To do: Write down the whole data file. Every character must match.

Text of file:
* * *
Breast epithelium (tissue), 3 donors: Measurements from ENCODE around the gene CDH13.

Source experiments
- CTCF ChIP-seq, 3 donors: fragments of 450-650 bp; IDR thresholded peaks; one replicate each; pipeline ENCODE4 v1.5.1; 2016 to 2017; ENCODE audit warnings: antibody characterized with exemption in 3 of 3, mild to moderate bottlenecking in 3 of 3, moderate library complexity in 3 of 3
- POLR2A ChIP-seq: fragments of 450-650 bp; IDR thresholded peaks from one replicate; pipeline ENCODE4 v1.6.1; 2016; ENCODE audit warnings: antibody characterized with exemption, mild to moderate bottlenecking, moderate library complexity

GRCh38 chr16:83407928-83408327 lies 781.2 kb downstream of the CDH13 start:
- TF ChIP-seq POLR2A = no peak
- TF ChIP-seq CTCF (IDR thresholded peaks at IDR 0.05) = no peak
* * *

Breast epithelium (tissue), 3 donors: Measurements from ENCODE around the gene CDH13.

Source experiments
- CTCF ChIP-seq, 3 donors: fragments of 450-650 bp; IDR thresholded peaks; one replicate each; pipeline ENCODE4 v1.5.1; 2016 to 2017; ENCODE audit warnings: antibody characterized with exemption in 3 of 3, mild to moderate bottlenecking in 3 of 3, moderate library complexity in 3 of 3
- POLR2A ChIP-seq: fragments of 450-650 bp; IDR thresholded peaks from one replicate; pipeline ENCODE4 v1.6.1; 2016; ENCODE audit warnings: antibody characterized with exemption, mild to moderate bottlenecking, moderate library complexity

GRCh38 chr16:83407928-83408327 lies 781.2 kb downstream of the CDH13 start:
- TF ChIP-seq POLR2A = no peak
- TF ChIP-seq CTCF (IDR thresholded peaks at IDR 0.05) = no peak